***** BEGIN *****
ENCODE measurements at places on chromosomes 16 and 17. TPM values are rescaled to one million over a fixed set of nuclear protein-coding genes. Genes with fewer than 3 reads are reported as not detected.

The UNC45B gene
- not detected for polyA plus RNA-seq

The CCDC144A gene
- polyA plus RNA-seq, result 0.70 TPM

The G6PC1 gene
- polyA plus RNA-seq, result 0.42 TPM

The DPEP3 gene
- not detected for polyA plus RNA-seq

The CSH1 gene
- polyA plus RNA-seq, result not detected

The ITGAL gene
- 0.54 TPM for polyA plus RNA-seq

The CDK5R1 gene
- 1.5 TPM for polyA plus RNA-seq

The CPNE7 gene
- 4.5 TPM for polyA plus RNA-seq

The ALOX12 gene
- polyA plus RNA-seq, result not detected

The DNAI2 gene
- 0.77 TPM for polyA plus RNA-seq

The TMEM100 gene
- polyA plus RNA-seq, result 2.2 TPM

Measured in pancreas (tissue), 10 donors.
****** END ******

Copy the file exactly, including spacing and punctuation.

ENCODE measurements at places on chromosomes 16 and 17. TPM values are rescaled to one million over a fixed set of nuclear protein-coding genes. Genes with fewer than 3 reads are reported as not detected.

The UNC45B gene
- not detected for polyA plus RNA-seq

The CCDC144A gene
- polyA plus RNA-seq, result 0.70 TPM

The G6PC1 gene
- polyA plus RNA-seq, result 0.42 TPM

The DPEP3 gene
- not detected for polyA plus RNA-seq

The CSH1 gene
- polyA plus RNA-seq, result not detected

The ITGAL gene
- 0.54 TPM for polyA plus RNA-seq

The CDK5R1 gene
- 1.5 TPM for polyA plus RNA-seq

The CPNE7 gene
- 4.5 TPM for polyA plus RNA-seq

The ALOX12 gene
- polyA plus RNA-seq, result not detected

The DNAI2 gene
- 0.77 TPM for polyA plus RNA-seq

The TMEM100 gene
- polyA plus RNA-seq, result 2.2 TPM

Measured in pancreas (tissue), 10 donors.